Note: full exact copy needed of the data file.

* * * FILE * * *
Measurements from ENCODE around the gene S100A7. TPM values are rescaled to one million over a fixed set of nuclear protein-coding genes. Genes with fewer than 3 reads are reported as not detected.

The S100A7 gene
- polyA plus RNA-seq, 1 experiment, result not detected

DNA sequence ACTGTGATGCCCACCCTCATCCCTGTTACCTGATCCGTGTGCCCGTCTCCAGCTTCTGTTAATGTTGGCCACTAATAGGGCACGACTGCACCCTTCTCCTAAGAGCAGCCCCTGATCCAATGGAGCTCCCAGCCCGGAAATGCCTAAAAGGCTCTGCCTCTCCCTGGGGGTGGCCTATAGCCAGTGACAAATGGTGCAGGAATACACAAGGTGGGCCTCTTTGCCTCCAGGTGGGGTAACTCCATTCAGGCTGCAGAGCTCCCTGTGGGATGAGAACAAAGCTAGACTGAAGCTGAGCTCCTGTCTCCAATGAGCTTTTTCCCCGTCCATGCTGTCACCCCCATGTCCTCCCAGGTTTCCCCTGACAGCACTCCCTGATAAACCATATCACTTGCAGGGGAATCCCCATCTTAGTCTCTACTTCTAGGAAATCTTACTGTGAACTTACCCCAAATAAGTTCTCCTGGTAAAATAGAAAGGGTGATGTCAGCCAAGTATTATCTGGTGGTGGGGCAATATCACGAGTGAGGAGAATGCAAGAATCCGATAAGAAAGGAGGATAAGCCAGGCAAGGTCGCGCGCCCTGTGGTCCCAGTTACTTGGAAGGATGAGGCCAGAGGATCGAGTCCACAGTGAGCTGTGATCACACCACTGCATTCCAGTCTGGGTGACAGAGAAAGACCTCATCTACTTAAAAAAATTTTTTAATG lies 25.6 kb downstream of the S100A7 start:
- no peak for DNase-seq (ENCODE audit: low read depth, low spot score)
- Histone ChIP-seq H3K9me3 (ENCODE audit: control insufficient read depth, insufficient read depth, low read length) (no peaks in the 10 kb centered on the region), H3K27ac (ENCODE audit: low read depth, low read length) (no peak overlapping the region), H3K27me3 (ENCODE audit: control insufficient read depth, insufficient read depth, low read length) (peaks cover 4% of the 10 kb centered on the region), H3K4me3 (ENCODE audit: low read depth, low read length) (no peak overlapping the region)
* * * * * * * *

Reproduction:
Measurements from ENCODE around the gene S100A7. TPM values are rescaled to one million over a fixed set of nuclear protein-coding genes. Genes with fewer than 3 reads are reported as not detected.

The S100A7 gene
- polyA plus RNA-seq, 1 experiment, result not detected

DNA sequence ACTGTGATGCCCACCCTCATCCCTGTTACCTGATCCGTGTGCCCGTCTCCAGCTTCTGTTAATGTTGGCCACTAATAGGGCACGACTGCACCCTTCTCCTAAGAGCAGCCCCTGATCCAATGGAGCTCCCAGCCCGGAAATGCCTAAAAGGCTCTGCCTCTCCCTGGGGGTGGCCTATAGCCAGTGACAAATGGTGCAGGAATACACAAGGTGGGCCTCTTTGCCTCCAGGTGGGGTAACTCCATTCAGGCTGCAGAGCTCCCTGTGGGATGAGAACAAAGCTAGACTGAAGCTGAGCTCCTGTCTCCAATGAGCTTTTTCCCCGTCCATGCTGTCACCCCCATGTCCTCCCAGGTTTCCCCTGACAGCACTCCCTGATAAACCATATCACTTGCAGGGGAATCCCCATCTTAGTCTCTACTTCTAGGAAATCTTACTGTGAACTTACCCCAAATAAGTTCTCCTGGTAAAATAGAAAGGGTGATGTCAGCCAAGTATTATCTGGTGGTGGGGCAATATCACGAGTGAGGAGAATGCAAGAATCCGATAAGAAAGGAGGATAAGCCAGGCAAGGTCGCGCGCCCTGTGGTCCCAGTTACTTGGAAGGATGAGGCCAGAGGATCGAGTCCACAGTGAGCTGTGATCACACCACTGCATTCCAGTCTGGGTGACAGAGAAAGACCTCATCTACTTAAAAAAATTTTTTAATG lies 25.6 kb downstream of the S100A7 start:
- no peak for DNase-seq (ENCODE audit: low read depth, low spot score)
- Histone ChIP-seq H3K9me3 (ENCODE audit: control insufficient read depth, insufficient read depth, low read length) (no peaks in the 10 kb centered on the region), H3K27ac (ENCODE audit: low read depth, low read length) (no peak overlapping the region), H3K27me3 (ENCODE audit: control insufficient read depth, insufficient read depth, low read length) (peaks cover 4% of the 10 kb centered on the region), H3K4me3 (ENCODE audit: low read depth, low read length) (no peak overlapping the region)